today's howtos

Leftovers: Ubuntu

  • IOTA: IoT revolutionized with a Ledger
    Ever since the introduction of digital money, the world quickly came to realize how dire and expensive the consequences of centralized systems are. Not only are these systems incredibly expensive to maintain, they are also “single points of failures” which expose a large number of users to unexpected service interruptions, fraudulent activities and vulnerabilities that can be exploited by malicious hackers. Thanks to Blockchain, which was first introduced through Bitcoin in 2009, the clear benefits of a decentralized and “trustless” transactional settlement system became apparent. No longer should expensive trusted third parties be used for handling transactions, instead, the flow of money should be handled in a direct, Peer-to-Peer fashion. This concept of a Blockchain (or more broadly, a distributed ledger) has since then become a global phenomenon attracting billions of dollars in investments to further develop the concept.
  • Return Home and Unify: My Case for Unity 8
  • Can netbooks be cool again?
    Earlier this week, my colleague Chaim Gartenberg covered a laptop called the GPD Pocket, which is currently being funded on Indiegogo. As Chaim pointed out, the Pocket’s main advantage is its size — with a 7-inch screen, the thing is really, really small — and its price, a reasonable $399. But he didn’t mention that the Pocket is the resurrection of one of the most compelling, yet fatally flawed, computing trends of the ‘00s: the netbook. So after ten years, are netbooks finally cool again? That might be putting it too strongly, but I’m willing to hope.

Linux Devices

  • Compact, rugged module runs Linux or Android on Apollo Lake
    Ubiqcomm’s 95 x 95mm, Apollo Lake-based “COM-AL6C” COM offers 4K video along with multiple SATA, USB, GbE, and PCIe interfaces, plus -40 to 85°C operation. Ubiqconn Technology Inc. has announced a “COM-AL6C” COM Express Type 6 Compact form factor computer-on-module built around Intel’s Apollo Lake processors and designed to withstand the rigors of both fixed and mobile industrial applications. The module offers a choice among three Intel Apollo Lake processors: the quad-core Atom x5-E3930, quad-core x5-E3940, and dual-core x7-E3950, which are clocked at up to 2.0GHz burst and offer TDPs from 6.5 to 12 Watts.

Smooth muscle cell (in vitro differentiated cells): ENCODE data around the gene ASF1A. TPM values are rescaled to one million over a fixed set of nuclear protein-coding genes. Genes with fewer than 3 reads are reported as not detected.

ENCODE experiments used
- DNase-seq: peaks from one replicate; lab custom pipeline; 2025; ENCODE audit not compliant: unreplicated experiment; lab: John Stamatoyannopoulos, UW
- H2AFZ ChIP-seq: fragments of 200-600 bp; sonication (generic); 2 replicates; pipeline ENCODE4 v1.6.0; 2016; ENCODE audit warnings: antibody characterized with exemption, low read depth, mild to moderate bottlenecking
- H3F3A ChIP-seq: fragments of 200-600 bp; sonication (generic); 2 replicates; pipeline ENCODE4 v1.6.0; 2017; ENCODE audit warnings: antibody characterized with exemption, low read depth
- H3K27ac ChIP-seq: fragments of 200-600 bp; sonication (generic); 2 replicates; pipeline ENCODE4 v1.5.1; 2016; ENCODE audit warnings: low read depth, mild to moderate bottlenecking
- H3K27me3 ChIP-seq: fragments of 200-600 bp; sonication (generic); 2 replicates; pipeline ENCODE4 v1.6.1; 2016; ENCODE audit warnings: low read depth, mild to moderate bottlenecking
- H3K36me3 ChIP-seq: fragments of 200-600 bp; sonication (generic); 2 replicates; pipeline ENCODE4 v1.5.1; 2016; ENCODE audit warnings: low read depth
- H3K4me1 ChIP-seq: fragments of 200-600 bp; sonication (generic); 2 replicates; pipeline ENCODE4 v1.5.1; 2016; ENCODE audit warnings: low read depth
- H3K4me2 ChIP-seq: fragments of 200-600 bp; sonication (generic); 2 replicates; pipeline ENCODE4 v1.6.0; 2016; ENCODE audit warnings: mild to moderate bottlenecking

• Internet-enable your microcontroller projects for under $6 with ESP8266
    To get started with IoT (the Internet of Things), your device needs, well, an Internet connection. Base Arduino microcontrollers don't have Internet connectivity by default, so you either need to add Ethernet, Wi-Fi shields, or adapters to them, or buy an Arduino that has built-in Internet connectivity. In addition to complexity, both approaches add cost and consume the already-precious Arduino flash RAM for program space, which limits what you can do. Another approach is to use a Raspberry Pi or similar single-board computer that runs a full-blown operating system like Linux. The Raspberry Pi is a solid choice in many IoT use cases, but it is often overkill when all you really want to do is read a sensor and send the reading up to a server in the cloud. Not only does the Raspberry Pi potentially drive up the costs, complexity, and power consumption of your project, but it is running a full operating system that needs to be patched, and it has a much larger attack surface than a simple microcontroller. When it comes to IoT devices and security, simpler is better, so you can spend more time making and less time patching what you already made.
  • Blinkenlights!
  • Blinkenlights, part 2
  • Blinkenlights, part 3
  • [Older] Shmoocon 2017: The Ins And Outs Of Manufacturing And Selling Hardware
    Every day, we see people building things. Sometimes, useful things. Very rarely, this thing becomes a product, but even then we don’t hear much about the ins and outs of manufacturing a bunch of these things or the economics of actually selling them. This past weekend at Shmoocon, [Conor Patrick] gave the crowd the inside scoop on selling a few hundred two factor authentication tokens. What started as a hobby is now a legitimate business, thanks to good engineering and abusing Amazon’s distribution program.
  • 1.8 Billion Mobile Internet Users NEVER use a PC, 200 Million PC Internet Users never use a mobile phone. Understanding the 3.5 Billion Internet Total Audience
    As I am working to finish the 2017 Edition of the TomiAhonen Almanac (last days now) I always get into various updates of numbers, that remind me 'I gotta tell this story'.. For example the internet user numbers. We have the December count by the ITU for year 2016, that says the world has now 3.5 Billion internet users in total (up from 3.2 Billion at the end of year 2015). So its no 'drama' to know what is 'that' number. The number of current internet total users is yes, 3.5 Billion, almost half of the planet's total population (47%).